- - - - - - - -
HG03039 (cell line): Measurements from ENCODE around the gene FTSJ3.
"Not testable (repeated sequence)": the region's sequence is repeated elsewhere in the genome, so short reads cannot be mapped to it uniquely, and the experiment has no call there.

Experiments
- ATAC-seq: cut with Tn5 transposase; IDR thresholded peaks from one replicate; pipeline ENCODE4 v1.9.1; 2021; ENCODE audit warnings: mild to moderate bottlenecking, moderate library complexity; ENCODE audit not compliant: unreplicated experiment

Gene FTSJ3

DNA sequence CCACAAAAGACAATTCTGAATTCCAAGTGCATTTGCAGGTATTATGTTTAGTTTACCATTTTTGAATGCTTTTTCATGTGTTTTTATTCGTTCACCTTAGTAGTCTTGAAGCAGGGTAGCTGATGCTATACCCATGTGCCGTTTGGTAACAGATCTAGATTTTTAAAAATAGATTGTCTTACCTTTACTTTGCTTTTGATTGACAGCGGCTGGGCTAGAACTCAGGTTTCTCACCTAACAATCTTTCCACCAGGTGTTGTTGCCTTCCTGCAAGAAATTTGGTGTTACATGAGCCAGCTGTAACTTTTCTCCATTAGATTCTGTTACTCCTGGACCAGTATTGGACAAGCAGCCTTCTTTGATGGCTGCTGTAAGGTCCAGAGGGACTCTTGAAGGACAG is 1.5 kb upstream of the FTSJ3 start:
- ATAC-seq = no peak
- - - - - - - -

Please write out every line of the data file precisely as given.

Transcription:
HG03039 (cell line): Measurements from ENCODE around the gene FTSJ3.
"Not testable (repeated sequence)": the region's sequence is repeated elsewhere in the genome, so short reads cannot be mapped to it uniquely, and the experiment has no call there.

Experiments
- ATAC-seq: cut with Tn5 transposase; IDR thresholded peaks from one replicate; pipeline ENCODE4 v1.9.1; 2021; ENCODE audit warnings: mild to moderate bottlenecking, moderate library complexity; ENCODE audit not compliant: unreplicated experiment

Gene FTSJ3

DNA sequence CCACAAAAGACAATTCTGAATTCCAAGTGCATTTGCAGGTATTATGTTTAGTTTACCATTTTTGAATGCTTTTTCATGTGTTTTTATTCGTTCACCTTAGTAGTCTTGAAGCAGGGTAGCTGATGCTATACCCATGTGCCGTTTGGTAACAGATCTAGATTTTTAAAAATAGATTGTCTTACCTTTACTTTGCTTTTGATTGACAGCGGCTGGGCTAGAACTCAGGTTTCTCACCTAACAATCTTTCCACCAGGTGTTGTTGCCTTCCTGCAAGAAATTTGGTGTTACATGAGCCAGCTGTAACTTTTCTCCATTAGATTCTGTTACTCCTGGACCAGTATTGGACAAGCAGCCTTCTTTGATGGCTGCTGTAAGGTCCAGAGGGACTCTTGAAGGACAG is 1.5 kb upstream of the FTSJ3 start:
- ATAC-seq = no peak